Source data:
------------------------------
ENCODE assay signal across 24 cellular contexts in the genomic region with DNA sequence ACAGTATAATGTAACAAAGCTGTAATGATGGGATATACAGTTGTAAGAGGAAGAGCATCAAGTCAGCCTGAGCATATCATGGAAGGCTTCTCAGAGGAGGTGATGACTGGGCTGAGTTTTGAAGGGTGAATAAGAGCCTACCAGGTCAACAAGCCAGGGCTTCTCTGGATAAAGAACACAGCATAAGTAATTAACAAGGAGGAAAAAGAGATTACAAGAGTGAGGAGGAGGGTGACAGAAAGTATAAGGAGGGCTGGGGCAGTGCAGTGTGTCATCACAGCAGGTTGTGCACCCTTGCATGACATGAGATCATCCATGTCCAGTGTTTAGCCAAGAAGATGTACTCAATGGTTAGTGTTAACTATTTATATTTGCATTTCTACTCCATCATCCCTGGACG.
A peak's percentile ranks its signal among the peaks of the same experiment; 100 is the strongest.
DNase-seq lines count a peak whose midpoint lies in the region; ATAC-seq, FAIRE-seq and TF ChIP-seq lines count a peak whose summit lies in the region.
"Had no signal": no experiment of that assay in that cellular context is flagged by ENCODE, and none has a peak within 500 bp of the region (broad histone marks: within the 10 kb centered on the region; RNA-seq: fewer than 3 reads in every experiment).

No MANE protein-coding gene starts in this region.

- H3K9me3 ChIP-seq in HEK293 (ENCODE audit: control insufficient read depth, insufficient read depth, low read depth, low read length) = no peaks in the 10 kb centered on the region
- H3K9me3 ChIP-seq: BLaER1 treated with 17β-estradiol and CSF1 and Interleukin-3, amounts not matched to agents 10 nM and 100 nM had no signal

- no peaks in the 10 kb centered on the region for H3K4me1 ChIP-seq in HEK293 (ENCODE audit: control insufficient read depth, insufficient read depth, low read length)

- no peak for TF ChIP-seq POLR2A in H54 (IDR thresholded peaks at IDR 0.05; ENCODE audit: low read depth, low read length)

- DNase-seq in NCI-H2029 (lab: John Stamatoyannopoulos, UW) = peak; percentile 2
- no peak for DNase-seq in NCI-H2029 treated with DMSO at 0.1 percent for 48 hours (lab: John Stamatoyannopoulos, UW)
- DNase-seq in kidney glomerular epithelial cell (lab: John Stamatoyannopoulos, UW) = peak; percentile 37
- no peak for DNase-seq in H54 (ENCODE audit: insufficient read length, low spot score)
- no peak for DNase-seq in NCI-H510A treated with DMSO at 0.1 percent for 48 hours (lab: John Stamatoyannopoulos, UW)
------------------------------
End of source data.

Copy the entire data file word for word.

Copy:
ENCODE assay signal across 24 cellular contexts in the genomic region with DNA sequence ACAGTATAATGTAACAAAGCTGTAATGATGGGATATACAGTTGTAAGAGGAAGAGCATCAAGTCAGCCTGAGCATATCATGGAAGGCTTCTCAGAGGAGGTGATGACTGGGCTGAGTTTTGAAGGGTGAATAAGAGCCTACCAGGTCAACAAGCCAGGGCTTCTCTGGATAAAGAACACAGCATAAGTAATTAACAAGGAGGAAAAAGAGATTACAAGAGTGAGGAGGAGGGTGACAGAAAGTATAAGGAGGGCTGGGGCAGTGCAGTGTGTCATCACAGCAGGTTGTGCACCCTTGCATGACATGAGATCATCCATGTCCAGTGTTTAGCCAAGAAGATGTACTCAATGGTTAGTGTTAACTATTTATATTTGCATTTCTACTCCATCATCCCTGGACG.
A peak's percentile ranks its signal among the peaks of the same experiment; 100 is the strongest.
DNase-seq lines count a peak whose midpoint lies in the region; ATAC-seq, FAIRE-seq and TF ChIP-seq lines count a peak whose summit lies in the region.
"Had no signal": no experiment of that assay in that cellular context is flagged by ENCODE, and none has a peak within 500 bp of the region (broad histone marks: within the 10 kb centered on the region; RNA-seq: fewer than 3 reads in every experiment).

No MANE protein-coding gene starts in this region.

- H3K9me3 ChIP-seq in HEK293 (ENCODE audit: control insufficient read depth, insufficient read depth, low read depth, low read length) = no peaks in the 10 kb centered on the region
- H3K9me3 ChIP-seq: BLaER1 treated with 17β-estradiol and CSF1 and Interleukin-3, amounts not matched to agents 10 nM and 100 nM had no signal

- no peaks in the 10 kb centered on the region for H3K4me1 ChIP-seq in HEK293 (ENCODE audit: control insufficient read depth, insufficient read depth, low read length)

- no peak for TF ChIP-seq POLR2A in H54 (IDR thresholded peaks at IDR 0.05; ENCODE audit: low read depth, low read length)

- DNase-seq in NCI-H2029 (lab: John Stamatoyannopoulos, UW) = peak; percentile 2
- no peak for DNase-seq in NCI-H2029 treated with DMSO at 0.1 percent for 48 hours (lab: John Stamatoyannopoulos, UW)
- DNase-seq in kidney glomerular epithelial cell (lab: John Stamatoyannopoulos, UW) = peak; percentile 37
- no peak for DNase-seq in H54 (ENCODE audit: insufficient read length, low spot score)
- no peak for DNase-seq in NCI-H510A treated with DMSO at 0.1 percent for 48 hours (lab: John Stamatoyannopoulos, UW)